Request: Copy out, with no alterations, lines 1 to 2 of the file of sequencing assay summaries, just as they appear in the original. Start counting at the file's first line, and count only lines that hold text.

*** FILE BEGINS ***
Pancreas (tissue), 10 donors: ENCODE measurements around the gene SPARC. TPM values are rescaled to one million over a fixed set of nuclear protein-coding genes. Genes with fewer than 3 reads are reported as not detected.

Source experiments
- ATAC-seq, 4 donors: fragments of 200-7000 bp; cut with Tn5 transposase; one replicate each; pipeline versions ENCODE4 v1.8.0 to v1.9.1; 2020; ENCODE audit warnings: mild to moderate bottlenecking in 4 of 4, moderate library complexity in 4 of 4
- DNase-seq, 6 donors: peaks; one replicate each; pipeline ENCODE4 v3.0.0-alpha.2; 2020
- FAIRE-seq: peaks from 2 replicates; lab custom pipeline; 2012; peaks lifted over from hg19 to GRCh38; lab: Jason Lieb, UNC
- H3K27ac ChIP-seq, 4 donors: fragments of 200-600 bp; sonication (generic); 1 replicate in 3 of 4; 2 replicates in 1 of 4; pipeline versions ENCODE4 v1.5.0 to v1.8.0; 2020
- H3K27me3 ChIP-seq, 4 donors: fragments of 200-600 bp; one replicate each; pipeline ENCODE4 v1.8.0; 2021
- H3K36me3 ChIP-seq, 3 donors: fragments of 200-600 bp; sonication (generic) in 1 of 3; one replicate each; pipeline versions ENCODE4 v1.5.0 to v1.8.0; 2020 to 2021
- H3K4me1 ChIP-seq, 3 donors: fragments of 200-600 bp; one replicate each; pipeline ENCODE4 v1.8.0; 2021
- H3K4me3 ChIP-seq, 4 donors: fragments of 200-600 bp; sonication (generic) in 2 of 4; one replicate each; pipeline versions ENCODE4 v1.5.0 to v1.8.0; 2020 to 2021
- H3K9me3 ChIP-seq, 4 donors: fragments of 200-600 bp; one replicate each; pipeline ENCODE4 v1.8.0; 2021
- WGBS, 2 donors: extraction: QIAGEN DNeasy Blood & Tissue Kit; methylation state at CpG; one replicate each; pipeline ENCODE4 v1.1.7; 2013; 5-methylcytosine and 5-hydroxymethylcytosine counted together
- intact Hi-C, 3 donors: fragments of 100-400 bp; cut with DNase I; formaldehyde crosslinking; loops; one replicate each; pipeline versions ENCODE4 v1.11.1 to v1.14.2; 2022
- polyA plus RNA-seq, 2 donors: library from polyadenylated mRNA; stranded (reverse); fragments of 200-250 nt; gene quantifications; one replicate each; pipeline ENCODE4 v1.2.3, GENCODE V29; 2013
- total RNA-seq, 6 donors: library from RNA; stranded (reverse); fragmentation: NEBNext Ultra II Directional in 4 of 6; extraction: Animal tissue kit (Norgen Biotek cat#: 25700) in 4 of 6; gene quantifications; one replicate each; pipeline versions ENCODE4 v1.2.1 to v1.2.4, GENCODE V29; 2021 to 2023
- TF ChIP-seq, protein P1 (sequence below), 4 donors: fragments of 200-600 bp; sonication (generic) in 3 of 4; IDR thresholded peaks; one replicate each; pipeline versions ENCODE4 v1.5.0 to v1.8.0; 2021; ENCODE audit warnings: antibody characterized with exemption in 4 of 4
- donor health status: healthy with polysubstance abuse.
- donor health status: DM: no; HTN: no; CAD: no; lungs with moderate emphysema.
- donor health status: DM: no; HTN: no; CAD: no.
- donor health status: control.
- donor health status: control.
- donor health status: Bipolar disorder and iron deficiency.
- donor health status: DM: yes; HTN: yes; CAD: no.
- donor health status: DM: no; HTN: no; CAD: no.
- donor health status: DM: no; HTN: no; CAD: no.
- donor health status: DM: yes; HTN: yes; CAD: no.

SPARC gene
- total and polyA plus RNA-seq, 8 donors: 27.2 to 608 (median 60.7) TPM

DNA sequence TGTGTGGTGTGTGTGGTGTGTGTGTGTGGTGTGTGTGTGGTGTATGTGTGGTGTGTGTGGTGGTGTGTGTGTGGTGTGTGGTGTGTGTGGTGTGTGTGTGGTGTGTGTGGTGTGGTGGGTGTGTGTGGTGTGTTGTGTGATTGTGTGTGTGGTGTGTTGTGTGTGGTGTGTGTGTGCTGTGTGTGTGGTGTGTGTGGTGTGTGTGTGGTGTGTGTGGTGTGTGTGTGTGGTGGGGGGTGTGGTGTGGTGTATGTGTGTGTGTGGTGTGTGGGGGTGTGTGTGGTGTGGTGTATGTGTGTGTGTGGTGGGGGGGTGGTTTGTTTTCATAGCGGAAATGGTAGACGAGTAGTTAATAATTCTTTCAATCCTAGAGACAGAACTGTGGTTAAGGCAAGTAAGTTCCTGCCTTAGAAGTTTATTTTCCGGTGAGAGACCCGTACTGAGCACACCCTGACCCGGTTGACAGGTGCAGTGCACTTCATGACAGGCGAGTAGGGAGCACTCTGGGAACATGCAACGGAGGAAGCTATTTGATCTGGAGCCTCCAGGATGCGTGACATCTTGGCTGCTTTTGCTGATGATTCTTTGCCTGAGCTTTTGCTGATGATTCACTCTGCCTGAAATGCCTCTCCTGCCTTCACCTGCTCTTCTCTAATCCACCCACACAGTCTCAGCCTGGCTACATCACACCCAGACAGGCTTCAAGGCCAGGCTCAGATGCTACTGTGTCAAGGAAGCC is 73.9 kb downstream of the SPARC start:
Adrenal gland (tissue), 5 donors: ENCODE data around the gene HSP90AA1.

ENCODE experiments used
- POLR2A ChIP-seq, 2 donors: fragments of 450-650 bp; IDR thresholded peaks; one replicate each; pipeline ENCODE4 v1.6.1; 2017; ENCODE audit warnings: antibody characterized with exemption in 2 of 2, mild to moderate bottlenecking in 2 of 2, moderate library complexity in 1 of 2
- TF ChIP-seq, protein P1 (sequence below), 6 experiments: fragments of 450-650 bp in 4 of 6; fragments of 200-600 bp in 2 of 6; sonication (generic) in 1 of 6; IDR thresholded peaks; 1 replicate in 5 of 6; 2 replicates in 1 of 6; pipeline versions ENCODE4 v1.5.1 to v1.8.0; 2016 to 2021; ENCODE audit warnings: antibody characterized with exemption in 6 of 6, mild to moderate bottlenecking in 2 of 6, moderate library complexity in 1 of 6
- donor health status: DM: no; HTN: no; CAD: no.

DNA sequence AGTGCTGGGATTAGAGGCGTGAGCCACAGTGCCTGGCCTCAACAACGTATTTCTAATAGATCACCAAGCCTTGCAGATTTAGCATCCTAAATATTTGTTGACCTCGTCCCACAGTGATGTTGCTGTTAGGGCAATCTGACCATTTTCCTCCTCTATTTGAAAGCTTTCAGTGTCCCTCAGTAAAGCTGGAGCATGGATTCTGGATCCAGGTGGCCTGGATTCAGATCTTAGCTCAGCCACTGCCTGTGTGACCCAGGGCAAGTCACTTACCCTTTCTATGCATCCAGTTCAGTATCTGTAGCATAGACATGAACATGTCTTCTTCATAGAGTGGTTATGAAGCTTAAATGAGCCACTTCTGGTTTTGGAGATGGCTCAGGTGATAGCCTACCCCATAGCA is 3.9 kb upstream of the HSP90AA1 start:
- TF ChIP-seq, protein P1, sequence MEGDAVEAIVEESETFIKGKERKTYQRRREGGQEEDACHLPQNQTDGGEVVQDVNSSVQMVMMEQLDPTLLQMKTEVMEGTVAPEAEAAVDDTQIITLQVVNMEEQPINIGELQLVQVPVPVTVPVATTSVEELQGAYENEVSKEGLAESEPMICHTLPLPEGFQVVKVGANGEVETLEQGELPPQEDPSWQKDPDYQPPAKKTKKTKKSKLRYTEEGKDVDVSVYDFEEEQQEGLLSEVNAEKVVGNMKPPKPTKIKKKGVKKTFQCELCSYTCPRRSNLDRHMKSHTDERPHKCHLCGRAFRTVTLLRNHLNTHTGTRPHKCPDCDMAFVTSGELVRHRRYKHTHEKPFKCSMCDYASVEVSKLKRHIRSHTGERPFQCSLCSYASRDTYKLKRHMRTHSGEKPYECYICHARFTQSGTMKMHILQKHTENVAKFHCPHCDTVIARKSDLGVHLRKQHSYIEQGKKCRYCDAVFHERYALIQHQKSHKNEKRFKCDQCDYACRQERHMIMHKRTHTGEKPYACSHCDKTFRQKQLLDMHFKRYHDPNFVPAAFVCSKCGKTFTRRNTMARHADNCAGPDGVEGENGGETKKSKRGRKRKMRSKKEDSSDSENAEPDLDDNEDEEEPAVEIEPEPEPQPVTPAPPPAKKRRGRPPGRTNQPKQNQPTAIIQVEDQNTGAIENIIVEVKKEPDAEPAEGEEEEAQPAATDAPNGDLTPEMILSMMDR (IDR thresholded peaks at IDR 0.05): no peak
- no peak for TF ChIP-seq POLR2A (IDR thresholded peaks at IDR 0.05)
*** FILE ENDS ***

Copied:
Pancreas (tissue), 10 donors: ENCODE measurements around the gene SPARC. TPM values are rescaled to one million over a fixed set of nuclear protein-coding genes. Genes with fewer than 3 reads are reported as not detected.

Source experiments